La Tour Eiffel

La Tour Eiffel

Paris is a funny place.  Most people love it and by love it, I mean looooooooooove it.  But there are definitely plenty of people who don’t understand how anyone would love Paris that much and, in fact, despise it.

Over time, I have migrated from the “Hate” camp into the “Love” camp.

I’ve been lucky enough to spend a decent amount of time in Paris over the last 10 years or so.  My first exposure to the city was when I studied abroad in Nantes, France, which is about 2 and half hours southwest of Paris in the summer of 2002.

To go anywhere in Europe by train from Nantes, we had to go through Paris.  Therefore, every trip involved taking the Metro line 4 from Gare Montparnasse to Gare du Nord where the inter-country trains departed from.

Riding Line 4 in the middle of the summer was a dreaded 40 minute trip on a crowded, smelly, sweaty, and thief-stricken train, with the occasional accordion player that made it slightly bearable…until they asked for money.  That was my first impression of the City of Light.  Less than stellar.

Long, Pickpocket Prone, & Smelly Line 4

Long, Pickpocket Prone, & Smelly Line 4

Once or twice we had a bit of a layover between trains, so we were able to grab a quick glance of the Eiffel Tower or eat a sandwich outside the train station as opposed to inside the station.  These mini-excursions made my opinion of Paris improve just slightly.

When our study abroad program ended, my friend Emily and I, who were college and study abroad roommates, took a two week non-stop, crazy European trip.

This was my first foray into trip planning abroad and I clearly was an amateur.  We took the approach that “We’re in Europe!  We may never go back, so let’s squeeze as much as possible into these two weeks!”

We proceeded to cram Athens, Ios, back to Athens, boat trip from Patras, Greece to Bari, Italy (which included sleeping on the deck), Rome, Florence, Lucca, Pisa, Venice, and finally back to Paris in 14 days.

#NotImpressed

#NotImpressed

Never.  Again.

Clearly, by the time we reached Paris, we were church-ed out, museum-ed out, and even restaurant-ed out.

But we did the things we felt we needed to do:

  • Went to the Louvre, saw the Mona Lisa – check
  • Went to the Eiffel Tower – check
  • Saw Notre Dame – check

None of it was exciting; at that point we were just going through the motions and counting down the hours to our flight home.  That was the longest either of us had been away from home, so we were ready for the comforts of the English language and good ol’ American food, music, and TV.  Little did we know, we missed the phenomenon of American Idol starting that summer…I still never managed to get into it…

Fast forward a few years and I did in fact make it back to Paris for work.  But the wonderful thing is that I’d already seen the “must-sees” and done the “must-dos,” so I simply took an afternoon to stroll through neighborhoods, taking in the fashion, everyday life of the people, and beautiful architecture Paris has to offer.  Then I sat down at a café to enjoy a glass of wine along with the fabulous breads and cheeses France has to offer.  I proceeded to people watch the hours away that day.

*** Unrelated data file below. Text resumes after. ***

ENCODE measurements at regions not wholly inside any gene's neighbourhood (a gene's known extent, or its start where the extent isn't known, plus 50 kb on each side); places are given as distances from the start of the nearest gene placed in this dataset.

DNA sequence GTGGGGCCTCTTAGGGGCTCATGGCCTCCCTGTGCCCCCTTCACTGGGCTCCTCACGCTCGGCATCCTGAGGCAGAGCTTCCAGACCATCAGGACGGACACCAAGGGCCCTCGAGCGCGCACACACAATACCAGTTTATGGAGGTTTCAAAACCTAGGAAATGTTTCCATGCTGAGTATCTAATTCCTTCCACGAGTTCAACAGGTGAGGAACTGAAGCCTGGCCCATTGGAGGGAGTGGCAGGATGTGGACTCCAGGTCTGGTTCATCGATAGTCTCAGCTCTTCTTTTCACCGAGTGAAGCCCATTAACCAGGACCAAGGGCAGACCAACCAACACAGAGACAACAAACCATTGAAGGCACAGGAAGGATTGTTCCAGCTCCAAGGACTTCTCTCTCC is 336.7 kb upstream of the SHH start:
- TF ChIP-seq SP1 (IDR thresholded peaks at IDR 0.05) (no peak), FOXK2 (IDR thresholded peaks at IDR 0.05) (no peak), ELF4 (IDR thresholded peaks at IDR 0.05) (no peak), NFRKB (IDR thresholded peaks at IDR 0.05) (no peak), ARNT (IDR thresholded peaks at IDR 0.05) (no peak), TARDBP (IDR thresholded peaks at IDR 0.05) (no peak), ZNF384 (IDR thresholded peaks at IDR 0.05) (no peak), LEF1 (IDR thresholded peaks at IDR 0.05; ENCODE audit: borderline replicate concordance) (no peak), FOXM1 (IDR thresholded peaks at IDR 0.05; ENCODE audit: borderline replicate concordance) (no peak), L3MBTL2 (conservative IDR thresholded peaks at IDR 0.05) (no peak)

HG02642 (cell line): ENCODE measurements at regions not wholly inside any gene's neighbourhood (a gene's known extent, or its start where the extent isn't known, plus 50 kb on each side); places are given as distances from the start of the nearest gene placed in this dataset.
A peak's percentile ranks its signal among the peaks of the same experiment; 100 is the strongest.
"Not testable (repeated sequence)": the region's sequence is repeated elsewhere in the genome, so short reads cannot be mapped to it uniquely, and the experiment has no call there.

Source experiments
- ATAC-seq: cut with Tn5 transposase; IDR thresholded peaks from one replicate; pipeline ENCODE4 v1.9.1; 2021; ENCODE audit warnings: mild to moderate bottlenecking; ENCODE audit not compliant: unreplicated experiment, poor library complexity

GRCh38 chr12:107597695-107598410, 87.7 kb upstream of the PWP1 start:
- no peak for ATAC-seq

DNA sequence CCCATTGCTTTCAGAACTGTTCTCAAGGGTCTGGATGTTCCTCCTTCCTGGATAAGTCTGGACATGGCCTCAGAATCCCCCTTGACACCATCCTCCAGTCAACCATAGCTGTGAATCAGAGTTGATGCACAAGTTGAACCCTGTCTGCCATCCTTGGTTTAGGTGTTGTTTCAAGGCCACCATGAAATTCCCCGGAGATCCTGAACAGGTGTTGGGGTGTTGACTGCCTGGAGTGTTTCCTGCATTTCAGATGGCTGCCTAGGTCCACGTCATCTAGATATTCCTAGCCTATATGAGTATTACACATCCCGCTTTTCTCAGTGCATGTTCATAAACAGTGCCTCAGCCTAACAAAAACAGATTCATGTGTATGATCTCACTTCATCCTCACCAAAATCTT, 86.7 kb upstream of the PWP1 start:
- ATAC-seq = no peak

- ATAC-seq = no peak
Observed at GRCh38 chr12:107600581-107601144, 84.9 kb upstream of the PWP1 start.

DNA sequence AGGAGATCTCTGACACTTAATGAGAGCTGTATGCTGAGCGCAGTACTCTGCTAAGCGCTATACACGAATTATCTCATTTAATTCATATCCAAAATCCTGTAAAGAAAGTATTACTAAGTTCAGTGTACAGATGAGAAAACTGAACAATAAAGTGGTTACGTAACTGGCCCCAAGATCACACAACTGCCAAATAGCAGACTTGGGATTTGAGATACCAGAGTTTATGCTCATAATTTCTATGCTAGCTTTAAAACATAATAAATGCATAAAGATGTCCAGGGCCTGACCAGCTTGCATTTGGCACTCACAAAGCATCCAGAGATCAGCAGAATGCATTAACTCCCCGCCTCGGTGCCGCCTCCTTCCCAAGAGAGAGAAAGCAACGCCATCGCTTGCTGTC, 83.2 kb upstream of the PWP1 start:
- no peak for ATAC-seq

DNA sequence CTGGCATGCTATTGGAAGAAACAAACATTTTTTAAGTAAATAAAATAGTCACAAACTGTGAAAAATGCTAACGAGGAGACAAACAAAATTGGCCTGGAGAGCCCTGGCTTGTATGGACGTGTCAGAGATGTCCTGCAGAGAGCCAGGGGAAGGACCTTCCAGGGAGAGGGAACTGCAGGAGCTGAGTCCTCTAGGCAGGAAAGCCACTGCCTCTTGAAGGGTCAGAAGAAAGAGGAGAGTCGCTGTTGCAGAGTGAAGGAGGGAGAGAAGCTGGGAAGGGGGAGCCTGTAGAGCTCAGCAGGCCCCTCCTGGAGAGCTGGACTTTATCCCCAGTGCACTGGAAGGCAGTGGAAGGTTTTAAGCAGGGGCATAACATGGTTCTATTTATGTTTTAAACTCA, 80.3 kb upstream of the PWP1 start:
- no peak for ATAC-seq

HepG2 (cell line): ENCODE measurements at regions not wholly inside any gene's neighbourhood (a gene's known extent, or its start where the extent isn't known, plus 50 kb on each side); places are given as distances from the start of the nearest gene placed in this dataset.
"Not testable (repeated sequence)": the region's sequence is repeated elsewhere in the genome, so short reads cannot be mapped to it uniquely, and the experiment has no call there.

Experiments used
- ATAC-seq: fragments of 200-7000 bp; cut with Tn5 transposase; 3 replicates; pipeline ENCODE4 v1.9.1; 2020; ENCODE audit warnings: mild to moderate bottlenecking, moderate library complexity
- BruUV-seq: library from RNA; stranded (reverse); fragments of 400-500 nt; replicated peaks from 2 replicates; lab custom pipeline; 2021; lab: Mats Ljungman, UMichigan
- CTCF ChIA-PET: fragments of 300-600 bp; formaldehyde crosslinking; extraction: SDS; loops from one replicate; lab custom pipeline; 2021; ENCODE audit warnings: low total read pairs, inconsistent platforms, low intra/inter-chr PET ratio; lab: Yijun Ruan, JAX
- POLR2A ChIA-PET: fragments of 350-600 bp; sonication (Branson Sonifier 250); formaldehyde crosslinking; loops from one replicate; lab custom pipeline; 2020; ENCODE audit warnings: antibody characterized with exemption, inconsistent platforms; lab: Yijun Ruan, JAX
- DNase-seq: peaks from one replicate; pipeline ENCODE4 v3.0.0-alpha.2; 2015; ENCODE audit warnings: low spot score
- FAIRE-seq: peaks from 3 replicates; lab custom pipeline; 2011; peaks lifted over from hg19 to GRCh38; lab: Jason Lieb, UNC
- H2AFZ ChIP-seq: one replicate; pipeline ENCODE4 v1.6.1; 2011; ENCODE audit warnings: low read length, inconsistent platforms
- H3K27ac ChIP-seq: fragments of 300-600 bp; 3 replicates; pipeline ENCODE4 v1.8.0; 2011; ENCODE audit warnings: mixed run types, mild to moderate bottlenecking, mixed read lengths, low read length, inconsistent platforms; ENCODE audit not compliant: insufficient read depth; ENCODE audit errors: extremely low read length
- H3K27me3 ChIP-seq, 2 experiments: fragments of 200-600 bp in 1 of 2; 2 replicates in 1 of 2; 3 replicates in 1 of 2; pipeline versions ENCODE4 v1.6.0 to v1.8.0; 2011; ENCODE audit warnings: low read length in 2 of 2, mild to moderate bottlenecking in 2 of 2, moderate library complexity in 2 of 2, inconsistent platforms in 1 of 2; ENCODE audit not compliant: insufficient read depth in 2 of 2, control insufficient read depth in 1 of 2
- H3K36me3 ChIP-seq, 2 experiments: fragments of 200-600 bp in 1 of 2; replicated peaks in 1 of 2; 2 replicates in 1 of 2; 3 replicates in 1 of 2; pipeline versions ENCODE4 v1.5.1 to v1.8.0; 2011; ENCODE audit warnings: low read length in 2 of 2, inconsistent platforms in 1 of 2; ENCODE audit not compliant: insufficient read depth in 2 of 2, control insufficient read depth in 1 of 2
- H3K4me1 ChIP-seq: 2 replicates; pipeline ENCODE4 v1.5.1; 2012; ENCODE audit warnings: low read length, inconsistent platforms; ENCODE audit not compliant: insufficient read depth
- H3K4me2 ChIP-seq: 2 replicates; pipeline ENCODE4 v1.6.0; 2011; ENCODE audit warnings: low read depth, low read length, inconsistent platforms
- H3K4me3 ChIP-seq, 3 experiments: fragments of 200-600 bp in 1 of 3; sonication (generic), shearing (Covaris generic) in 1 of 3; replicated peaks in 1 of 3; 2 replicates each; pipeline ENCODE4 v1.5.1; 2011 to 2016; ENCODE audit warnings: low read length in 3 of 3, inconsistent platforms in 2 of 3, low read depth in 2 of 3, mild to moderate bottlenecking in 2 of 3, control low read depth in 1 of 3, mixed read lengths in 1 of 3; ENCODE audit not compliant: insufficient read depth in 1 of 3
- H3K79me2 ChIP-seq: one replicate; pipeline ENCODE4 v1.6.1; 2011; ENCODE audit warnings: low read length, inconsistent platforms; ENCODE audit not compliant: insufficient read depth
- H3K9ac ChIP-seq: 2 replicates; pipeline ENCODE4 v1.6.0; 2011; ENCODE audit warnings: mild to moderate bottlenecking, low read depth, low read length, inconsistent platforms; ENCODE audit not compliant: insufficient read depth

Café on a tree-lined boulevard

Quintessential Parisien Café

THAT’S when I fell in love with Paris.  Maybe not the looooove/obsession that some people have for the city, but it was a fundamental shift on my outlook of the city.  It turned my scowl when thinking of Paris, into a smile.

I spent a couple weekends in Paris while living in Rome and made a few friends through Couchsurfing, so they shared some unique, local favorites with me like a Crepe bistro/piano bar in Montemartre, an antique market, and a several local restaurants with amazing French food.  I also discovered the wonder of melted raclette cheese.

Le Tire Bouchon in Montmartre

Le Tire Bouchon in Montmartre – a fun creperie and piano bar

Looking at this makes me really want a coffee or glass of wine

Looking at this makes me really want a coffee or glass of wine 

Enjoying Raclette with Coworkers

Enjoying Raclette with Coworkers (Hint: It’s the triangle of cheese floating under the iron heating device) 

Un Artiste

Un Artiste in Montmartre

These experiences, not checking off the Louvre or Eiffel Tower from my list, deepened my love for the city.

My next project for work brought me to the suburbs of Paris near Disneyland Paris for a month, which gave me a different perspective of typical life for the Parisians who aren’t city dwellers.  It was beautiful and peaceful out there, very far from the noise and hubbub of the city center.

I took the local bus to work, mostly with school children and fellow commuters.  When I needed a city fix, I took the RER train into Paris.  I was very fortunate that I had a friend Joanne who was also working in Paris and had a gorgeous apartment with a view of Notre Dame in the trendy Saint-Germain-dux-Pres neighborhood.  She was gracious enough to let me crash with her during the weekends.

I had the best of both worlds for those few weeks – place in the ‘burbs and in the city!  C’est magnifique!

City Living

City Living – Très Chic! 

My Countryside Chateau...just kidding

My Countryside Chateau…Just kidding, it’s Disneyland Paris

Although my stay was still too short to feel like a true Parisian, I did feel a bit like a local and embraced the simple pleasures of Paris, which are best experienced at a slow pace.

If you are like me and just didn’t see what the fuss is about after your first trip that consisted most likely of running around the city trying to see everything possible, give Paris another shot. But this time, make sure to throw your checklist out the window and just experience La Belle Vie!